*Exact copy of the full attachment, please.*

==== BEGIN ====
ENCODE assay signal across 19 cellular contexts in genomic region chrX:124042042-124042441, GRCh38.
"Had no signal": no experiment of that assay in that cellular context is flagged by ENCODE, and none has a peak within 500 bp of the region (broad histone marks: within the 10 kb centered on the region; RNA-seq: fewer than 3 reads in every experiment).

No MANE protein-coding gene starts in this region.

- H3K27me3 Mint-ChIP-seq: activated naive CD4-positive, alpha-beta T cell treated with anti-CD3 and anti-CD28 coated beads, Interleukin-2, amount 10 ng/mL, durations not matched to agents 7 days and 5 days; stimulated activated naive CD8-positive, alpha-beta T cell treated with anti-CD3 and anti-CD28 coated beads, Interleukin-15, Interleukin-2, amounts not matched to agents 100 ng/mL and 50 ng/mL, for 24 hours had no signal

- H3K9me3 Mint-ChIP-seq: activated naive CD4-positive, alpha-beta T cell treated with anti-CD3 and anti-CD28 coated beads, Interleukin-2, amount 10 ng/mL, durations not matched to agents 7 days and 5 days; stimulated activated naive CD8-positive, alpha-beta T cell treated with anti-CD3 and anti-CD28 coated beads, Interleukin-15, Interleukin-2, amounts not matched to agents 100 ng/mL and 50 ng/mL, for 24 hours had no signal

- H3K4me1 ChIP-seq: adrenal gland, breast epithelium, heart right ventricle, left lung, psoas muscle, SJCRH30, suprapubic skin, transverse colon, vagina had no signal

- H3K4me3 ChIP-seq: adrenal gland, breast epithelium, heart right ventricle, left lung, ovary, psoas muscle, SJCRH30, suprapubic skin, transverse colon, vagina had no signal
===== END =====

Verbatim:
ENCODE assay signal across 19 cellular contexts in genomic region chrX:124042042-124042441, GRCh38.
"Had no signal": no experiment of that assay in that cellular context is flagged by ENCODE, and none has a peak within 500 bp of the region (broad histone marks: within the 10 kb centered on the region; RNA-seq: fewer than 3 reads in every experiment).

No MANE protein-coding gene starts in this region.

- H3K27me3 Mint-ChIP-seq: activated naive CD4-positive, alpha-beta T cell treated with anti-CD3 and anti-CD28 coated beads, Interleukin-2, amount 10 ng/mL, durations not matched to agents 7 days and 5 days; stimulated activated naive CD8-positive, alpha-beta T cell treated with anti-CD3 and anti-CD28 coated beads, Interleukin-15, Interleukin-2, amounts not matched to agents 100 ng/mL and 50 ng/mL, for 24 hours had no signal

- H3K9me3 Mint-ChIP-seq: activated naive CD4-positive, alpha-beta T cell treated with anti-CD3 and anti-CD28 coated beads, Interleukin-2, amount 10 ng/mL, durations not matched to agents 7 days and 5 days; stimulated activated naive CD8-positive, alpha-beta T cell treated with anti-CD3 and anti-CD28 coated beads, Interleukin-15, Interleukin-2, amounts not matched to agents 100 ng/mL and 50 ng/mL, for 24 hours had no signal

- H3K4me1 ChIP-seq: adrenal gland, breast epithelium, heart right ventricle, left lung, psoas muscle, SJCRH30, suprapubic skin, transverse colon, vagina had no signal

- H3K4me3 ChIP-seq: adrenal gland, breast epithelium, heart right ventricle, left lung, ovary, psoas muscle, SJCRH30, suprapubic skin, transverse colon, vagina had no signal